. . . when her advance brought her with her force to the Indus River, Semiramis found the boats of the enemy ready for battle.  Consequently, hastily putting together her boats and manning them with her best marines, she joined battle on the river, while the foot-soldiers which were drawn up along the banks also participated eagerly in the contest.  The struggle raged for a long time and both sides fought spiritedly, but finally Semiramis was victorious and destroyed about a thousand of the Indian boats, taking not a few men prisoners.  Elated by her victory, she reduced to the islands in the river and the cities on them and gathered in more than one hundred thousand captives. 

After these events King Stabrobates withdrew his force from the river, giving the appearance of retreating in fear but actually with the intention of enticing the enemy to cross the river.  Thereupon Semiramis, seeing that her endeavors were prospering as she wished, spanned the river with a costly and large bridge, by means of which she got all her forces across. Leaving sixty thousand men to guard the pontoon bridge, with the rest of her army she advanced in pursuit of the Indians, with the dummy elephants leading the way in order that the king's spies might report the great multitude of these animals in her army.  Nor was she deceived in this hope; on the contrary, when those who had been despatched to spy her out reported to the Indians the numbers of elephants in her ranks, they were all at a loss to discover from where such a multitude of beasts could have come.  

However, the deception did not remain a secret for long. Some of Semiramis' troops were caught neglecting their night watches in the camp, and these, in fear of the consequent punishment, deserted to the enemy and pointed out to them their mistake regarding the nature of the elephants. Encouraged by this information, King Stabrobates, after informing his army about the deception, set his forces in array and turned about to face the Assyrians.

Semiramis likewise marshalled her forces, and as the two armies neared each other Stabrobates, the king of the Indians, despatched his cavalry and chariots far in advance of the main body.  The queen stoutly withstood the attack of the cavalry, and since the elephants which she had fabricated had been stationed at equal intervals in front of the main body of troops, it came about that the Indian horses shied at them. Initially, since the puppets looked like real elephants at a distance, the Indian horses, trained to cope with the beasts, charged upon them boldly enough. But on coming closer, the horses were confused by the smell of the “elephants” and other peculiarities. This threw the attackng horses into utter confusion. Consequently some of the Indians were thrown to the ground, while others, were carried away when their horses would not obey the rein, and fled pell-mell, some into the midst of the enemy.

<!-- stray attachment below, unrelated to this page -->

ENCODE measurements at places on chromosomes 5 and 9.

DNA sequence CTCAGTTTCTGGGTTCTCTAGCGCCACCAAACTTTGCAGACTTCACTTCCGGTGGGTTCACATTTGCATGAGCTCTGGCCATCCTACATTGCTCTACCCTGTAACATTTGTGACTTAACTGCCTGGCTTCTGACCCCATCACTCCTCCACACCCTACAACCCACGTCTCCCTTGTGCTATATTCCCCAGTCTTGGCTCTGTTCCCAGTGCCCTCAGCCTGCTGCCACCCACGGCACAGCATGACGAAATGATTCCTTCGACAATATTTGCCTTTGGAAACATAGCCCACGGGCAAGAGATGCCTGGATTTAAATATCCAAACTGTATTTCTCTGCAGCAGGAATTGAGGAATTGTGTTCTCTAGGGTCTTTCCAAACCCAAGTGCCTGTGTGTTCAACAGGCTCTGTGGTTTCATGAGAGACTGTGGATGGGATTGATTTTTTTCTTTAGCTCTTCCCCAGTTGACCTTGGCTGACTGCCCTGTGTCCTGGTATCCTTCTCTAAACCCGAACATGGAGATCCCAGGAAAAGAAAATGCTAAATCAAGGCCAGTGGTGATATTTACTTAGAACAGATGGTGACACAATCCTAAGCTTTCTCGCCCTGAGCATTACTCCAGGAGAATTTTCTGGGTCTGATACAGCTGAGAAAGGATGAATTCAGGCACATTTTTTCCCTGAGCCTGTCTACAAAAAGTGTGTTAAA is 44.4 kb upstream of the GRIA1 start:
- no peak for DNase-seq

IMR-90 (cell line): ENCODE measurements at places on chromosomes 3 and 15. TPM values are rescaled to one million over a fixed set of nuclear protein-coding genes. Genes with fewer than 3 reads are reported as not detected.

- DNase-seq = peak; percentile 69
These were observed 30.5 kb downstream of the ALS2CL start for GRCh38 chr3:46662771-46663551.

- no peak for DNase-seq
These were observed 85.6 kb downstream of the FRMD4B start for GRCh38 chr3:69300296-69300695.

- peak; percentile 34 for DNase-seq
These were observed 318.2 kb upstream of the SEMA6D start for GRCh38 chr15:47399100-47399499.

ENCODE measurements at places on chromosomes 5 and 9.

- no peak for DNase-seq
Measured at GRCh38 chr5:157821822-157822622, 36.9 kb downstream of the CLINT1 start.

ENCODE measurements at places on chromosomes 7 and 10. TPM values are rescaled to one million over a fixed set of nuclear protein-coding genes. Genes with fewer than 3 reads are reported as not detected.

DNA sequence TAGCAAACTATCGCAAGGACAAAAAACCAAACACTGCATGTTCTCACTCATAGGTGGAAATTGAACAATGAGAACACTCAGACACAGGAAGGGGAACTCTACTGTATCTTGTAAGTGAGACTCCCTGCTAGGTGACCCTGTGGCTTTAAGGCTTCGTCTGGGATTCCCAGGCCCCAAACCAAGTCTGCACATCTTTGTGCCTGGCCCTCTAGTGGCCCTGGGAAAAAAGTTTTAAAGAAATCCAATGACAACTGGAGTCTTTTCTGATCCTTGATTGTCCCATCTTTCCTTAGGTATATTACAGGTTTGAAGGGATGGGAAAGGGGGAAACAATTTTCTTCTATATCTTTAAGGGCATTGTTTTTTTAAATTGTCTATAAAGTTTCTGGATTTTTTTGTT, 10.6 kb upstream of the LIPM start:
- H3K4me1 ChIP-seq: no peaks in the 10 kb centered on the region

Semiramis, who was in the battle with a select band of soldiers, made skilful use of her advantage and put the Indians to flight.  But although these fled towards the battle-line, King Stabrobates, undismayed, advanced the ranks of his foot-soldiers, keeping his elephants in front, while he himself, taking his position on the right wing and fighting from the most powerful of the beasts, charged in terrifying fashion upon the Queen, whom chance had placed opposite him. Since the rest of the Indian elephants followed his example, the Semiramis’ army could bear the attack of the beasts for but a short time, as the Indian elephants, by virtue of their extraordinary courage and the confidence which they felt their power, easily destroyed everyone who tried to withstand them. 

Consequently there was a great slaughter, which was effected in various ways upon Semiramis’ troops, some being trampled beneath the feet of Stabrobates’ elephans, others ripped up by their tusks, and a number tossed into the air by their trunks. And since a great multitude of corpses lay piled one upon the other and the danger aroused terrible consternation and fear in those who witnessed the sight, not a man had the courage to hold his position any longer.


Oddly, Diodorus doesn’t tell us what happened when Stabrobates’ real elephants encountered Semirmais’ bogus ones . . . perhaps they bellowed in pachydermacious laughter as they stomped them into the ground.

As noted in The Man Who Shot Liberty Valence, When the myth becomes larger than the truth, print the myth!,” tales of Semiramis and her exploits are definitely worth recounting, even if they aren’t true.


Note: Those interested in learning more about the use of the elephant in war should have a look at War Elephants by John M. Kistler (Lincoln, Nb.: Bison/University of Nebraska Press, 2007).